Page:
He worked for Misurata varsity

People living in India may not realise it, but our democratic form of governance is incomparable, says S. Srinivas Patra, who returned his home here from strife-torn Libya. Mr. Patra was a faculty of the Pharmacy Department of Misurata University of Libya. Mr. Patra has said he never expected such a major uprising in Libya. “I always thought peace prevailed in the country but I had missed the simmers of discontent boiling in the minds of common mass against the autocratic governance in Libya,” he says. He joined the Libyan university in 2009. After spending a year of peaceful life in Libya, he preferred to take his wife Rina, five-year-old daughter Sreya and seven- year-old son Soham to Libya to stay with him in September last.

According to him, long dictatorial rule has led to massive accumulation of discontent among the general public. “Outsiders like him have not been able to assess this antipathy and anger towards the government in the minds of general public.

Terror tactics

Terror tactics of the Libyan government, especially that of the personal security personnel of Colonel Muammar Gaddafi, had kept the voice of the public suppressed.” The democratic movements in Egypt and Tunisia triggered off the bomb of discontent that the dictatorial rulers of Egypt were sitting on, he adds.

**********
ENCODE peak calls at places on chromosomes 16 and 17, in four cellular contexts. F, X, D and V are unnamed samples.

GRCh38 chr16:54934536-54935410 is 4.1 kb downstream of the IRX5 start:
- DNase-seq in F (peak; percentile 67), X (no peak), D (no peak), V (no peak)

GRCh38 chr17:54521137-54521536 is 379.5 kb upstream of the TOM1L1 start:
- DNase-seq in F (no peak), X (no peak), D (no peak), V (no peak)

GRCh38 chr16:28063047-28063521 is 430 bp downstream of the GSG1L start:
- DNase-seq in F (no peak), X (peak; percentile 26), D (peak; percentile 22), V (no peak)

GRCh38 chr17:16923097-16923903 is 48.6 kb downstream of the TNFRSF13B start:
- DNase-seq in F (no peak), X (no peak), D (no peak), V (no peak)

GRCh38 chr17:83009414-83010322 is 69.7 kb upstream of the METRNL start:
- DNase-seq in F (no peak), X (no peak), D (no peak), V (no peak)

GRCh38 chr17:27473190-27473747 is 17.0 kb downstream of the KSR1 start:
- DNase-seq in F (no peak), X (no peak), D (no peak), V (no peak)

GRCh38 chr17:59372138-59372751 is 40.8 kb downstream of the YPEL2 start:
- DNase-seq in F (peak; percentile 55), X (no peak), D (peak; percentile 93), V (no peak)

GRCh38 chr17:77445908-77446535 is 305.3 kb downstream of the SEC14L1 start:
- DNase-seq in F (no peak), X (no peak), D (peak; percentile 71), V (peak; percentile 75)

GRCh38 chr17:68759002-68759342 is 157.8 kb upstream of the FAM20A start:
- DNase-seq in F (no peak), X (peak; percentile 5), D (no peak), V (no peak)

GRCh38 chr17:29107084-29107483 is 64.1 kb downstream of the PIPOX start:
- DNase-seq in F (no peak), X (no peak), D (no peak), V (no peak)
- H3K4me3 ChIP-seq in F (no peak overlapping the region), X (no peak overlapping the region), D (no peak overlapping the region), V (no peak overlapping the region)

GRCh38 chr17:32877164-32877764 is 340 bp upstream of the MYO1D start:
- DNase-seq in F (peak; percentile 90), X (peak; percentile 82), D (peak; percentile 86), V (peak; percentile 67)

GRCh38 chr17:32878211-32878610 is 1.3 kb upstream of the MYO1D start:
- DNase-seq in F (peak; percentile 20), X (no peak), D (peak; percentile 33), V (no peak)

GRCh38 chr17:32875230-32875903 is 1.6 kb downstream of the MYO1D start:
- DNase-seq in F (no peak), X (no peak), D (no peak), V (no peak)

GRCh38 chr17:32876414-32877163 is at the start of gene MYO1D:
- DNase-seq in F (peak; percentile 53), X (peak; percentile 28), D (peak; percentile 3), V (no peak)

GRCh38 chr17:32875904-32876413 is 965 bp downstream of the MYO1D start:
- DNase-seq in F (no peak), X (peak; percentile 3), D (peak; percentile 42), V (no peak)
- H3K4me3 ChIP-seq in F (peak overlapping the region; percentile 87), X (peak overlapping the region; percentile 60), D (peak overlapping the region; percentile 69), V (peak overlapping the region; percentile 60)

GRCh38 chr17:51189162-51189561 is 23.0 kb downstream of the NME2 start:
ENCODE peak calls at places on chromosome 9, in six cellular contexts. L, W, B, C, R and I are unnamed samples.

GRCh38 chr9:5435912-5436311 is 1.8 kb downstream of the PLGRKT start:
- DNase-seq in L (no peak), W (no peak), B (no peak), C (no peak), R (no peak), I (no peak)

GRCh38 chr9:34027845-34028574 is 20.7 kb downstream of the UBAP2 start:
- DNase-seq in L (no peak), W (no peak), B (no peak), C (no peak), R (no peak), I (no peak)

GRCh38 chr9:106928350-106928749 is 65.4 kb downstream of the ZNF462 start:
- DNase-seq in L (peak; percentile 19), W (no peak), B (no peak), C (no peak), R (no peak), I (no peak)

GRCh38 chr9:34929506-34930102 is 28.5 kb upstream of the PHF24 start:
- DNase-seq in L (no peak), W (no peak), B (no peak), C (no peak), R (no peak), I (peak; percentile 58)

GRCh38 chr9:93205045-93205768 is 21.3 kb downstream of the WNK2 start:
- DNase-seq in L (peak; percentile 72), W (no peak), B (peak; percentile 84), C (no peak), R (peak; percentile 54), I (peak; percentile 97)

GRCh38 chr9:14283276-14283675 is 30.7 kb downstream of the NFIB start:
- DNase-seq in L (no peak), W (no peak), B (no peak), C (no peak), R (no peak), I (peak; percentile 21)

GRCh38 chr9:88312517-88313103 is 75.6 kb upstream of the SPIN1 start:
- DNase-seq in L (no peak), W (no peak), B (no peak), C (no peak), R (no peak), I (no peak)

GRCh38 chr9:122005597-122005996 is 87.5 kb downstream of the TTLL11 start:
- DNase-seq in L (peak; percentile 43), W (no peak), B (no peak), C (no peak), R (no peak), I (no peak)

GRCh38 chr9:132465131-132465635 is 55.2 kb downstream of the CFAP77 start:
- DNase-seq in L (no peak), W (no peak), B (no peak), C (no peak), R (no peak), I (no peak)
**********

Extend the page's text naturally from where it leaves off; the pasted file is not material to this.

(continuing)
India with its democratic system would never experience the anarchy that Libya is facing now. “We in India should realise that in our democratic system we always have the right to voice our protest and also have the power and hope to change governments which still remains a dream for the people of Libya,” he says.

He criticised people of our country who at times disparage our democratic system without realising the vagaries of other forms of governance where basic freedom of expression is curtailed.

‘No corruption'

However, Mr. Patra says during his stay in Libya, he had not come across cases of corruption like in India.

According to him corruption may have prevailed among the higher-ups in governance but the common mass did not face it in their day-to-day life.

He is no more interested in returning to Libya in near future.


  • He joined the Libyan university in 2009
  • Long dictatorial rule has led to massive upsurge, he says